In addition, the CGI has selected Global Urban Development's Community Productivity Project as one of the projects it is supporting under the theme of Escape from Poverty.  To view this commitment, please visit the CGI website at  To see a PDF version of the Commitment Announcement from the March 2006 CGI Mid-Year Meeting, click here.  A public announcement of this commitment was made at the CGI meeting, and GUD was awarded with a CGI Commitment Certificate.  The Community Productivity Project will be done together with the United Nations under the Millennium Development Goals for poverty reduction, environmental sustainability, gender equality, and global development partnerships.  The next four paragraphs describe the Community Productivity Project in more detail:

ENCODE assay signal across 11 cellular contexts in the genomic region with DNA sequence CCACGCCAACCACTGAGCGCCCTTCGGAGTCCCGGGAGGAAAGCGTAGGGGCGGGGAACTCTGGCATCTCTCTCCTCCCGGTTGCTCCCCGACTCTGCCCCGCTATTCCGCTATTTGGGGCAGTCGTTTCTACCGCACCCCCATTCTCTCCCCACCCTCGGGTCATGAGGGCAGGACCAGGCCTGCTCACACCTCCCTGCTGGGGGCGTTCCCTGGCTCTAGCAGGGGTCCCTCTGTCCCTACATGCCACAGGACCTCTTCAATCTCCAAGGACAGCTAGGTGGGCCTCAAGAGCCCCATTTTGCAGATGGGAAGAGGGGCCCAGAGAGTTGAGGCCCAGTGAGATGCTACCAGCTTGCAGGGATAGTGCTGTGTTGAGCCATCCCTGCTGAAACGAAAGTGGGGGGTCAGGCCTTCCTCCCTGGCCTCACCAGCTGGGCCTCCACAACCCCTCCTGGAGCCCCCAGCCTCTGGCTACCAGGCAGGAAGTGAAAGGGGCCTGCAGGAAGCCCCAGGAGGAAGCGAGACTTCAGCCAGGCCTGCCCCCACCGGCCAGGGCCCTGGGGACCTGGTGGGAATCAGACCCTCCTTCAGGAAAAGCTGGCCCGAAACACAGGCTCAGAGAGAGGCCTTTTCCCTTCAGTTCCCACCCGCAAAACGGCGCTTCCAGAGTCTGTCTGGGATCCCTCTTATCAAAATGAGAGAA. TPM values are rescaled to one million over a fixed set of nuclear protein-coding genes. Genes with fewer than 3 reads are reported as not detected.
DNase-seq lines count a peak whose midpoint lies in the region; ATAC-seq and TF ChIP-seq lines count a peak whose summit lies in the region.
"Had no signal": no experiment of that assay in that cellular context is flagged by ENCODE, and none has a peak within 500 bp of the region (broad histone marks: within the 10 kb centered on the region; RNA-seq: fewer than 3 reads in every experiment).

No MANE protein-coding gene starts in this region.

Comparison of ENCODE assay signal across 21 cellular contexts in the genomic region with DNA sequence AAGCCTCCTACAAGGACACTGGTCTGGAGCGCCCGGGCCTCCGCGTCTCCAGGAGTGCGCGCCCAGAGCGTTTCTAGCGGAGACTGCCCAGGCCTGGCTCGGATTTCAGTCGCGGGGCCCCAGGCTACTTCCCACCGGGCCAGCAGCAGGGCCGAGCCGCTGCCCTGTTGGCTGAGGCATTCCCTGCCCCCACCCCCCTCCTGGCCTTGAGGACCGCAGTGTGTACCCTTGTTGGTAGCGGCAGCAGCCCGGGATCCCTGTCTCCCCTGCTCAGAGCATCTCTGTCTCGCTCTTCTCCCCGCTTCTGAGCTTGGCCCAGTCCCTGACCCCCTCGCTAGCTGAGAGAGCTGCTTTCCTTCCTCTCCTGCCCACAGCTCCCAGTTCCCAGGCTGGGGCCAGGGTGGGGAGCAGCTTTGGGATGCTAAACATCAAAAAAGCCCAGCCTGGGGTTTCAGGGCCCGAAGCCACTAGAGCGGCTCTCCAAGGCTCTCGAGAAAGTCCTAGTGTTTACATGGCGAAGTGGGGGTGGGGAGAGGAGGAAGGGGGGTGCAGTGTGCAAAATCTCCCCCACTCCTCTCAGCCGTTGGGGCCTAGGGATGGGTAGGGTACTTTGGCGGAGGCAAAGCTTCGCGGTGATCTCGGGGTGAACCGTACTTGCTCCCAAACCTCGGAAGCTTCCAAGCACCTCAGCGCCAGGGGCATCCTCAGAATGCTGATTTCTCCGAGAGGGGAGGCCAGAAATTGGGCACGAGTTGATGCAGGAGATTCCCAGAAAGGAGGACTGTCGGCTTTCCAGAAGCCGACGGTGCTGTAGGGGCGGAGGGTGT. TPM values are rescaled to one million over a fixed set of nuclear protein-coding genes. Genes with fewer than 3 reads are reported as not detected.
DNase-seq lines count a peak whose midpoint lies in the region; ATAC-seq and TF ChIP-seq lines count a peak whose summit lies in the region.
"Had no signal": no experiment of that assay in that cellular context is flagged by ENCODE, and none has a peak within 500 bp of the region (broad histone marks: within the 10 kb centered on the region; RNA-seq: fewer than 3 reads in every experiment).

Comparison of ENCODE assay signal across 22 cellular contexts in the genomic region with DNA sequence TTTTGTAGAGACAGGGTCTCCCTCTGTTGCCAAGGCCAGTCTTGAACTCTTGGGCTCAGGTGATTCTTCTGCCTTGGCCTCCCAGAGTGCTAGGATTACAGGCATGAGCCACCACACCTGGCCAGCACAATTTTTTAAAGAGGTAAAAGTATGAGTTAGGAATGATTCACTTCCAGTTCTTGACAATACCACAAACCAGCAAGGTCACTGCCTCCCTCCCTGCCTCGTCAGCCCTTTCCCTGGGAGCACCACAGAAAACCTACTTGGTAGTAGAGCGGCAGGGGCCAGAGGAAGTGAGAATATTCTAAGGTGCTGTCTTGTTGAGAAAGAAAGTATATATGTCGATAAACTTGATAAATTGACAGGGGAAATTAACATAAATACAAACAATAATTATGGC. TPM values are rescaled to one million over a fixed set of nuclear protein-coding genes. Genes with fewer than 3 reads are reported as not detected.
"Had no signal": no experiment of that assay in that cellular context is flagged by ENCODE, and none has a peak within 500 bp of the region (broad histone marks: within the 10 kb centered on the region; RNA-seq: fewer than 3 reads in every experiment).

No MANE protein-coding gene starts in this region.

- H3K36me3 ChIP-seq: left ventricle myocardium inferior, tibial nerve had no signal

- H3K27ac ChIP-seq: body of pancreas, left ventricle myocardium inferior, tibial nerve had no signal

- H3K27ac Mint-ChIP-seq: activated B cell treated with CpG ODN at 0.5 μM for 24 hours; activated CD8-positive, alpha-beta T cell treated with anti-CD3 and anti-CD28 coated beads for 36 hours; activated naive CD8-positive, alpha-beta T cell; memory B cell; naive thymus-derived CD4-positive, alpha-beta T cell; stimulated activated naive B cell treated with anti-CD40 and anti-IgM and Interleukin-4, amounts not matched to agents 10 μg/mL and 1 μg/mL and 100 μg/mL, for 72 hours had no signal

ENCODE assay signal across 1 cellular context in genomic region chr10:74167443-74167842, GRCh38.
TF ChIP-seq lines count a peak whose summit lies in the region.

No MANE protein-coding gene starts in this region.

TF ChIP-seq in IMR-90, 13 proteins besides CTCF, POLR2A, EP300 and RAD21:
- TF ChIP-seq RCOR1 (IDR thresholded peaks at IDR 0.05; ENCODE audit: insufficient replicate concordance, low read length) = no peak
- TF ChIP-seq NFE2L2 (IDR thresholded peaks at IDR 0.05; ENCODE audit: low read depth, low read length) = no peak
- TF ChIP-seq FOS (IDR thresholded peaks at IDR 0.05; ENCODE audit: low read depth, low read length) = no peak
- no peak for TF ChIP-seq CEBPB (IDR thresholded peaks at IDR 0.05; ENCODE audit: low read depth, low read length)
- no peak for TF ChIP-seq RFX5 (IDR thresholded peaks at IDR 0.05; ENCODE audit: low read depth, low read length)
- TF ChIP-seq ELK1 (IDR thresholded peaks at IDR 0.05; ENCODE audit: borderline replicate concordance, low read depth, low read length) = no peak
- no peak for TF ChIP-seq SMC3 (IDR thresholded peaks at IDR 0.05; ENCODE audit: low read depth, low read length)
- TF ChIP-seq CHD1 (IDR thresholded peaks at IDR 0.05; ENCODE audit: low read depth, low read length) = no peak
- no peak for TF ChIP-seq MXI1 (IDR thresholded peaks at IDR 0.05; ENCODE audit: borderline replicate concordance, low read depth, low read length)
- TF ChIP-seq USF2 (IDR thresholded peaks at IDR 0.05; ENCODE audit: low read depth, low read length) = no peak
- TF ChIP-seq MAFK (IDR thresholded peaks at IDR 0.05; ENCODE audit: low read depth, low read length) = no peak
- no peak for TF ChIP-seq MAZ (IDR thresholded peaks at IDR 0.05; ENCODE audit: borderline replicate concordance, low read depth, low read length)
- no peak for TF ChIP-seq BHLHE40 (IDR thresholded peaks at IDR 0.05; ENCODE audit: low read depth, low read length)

An old adage states: “Give a person a fish, and he or she will eat for a day.  Teach a person to fish, and he or she can eat for a lifetime.”  Public policies for reducing poverty reflect these two approaches, providing either subsidies or training.  But what if most low-income people are already “fishing” by working diligently to produce and distribute goods and services, yet they simply are not earning enough?  If this is the real problem, then it calls for comprehensive solutions based on “inclusive economic development strategies” with mainstream society actively supporting the efforts of low-income people to enhance their incomes, productive capabilities, and entrepreneurial opportunities.  Global Urban Development, founded on the principle of “Treating People and Communities as Assets,” is launching the Community Productivity Project together with the Shack/Slum Dwellers International and the United Nations. The Community Productivity Project is designed to establish a new policy paradigm by documenting how productive low-income people are, how hard they work, how much value they create, and the close relationships of their economic activities to the formal economic system.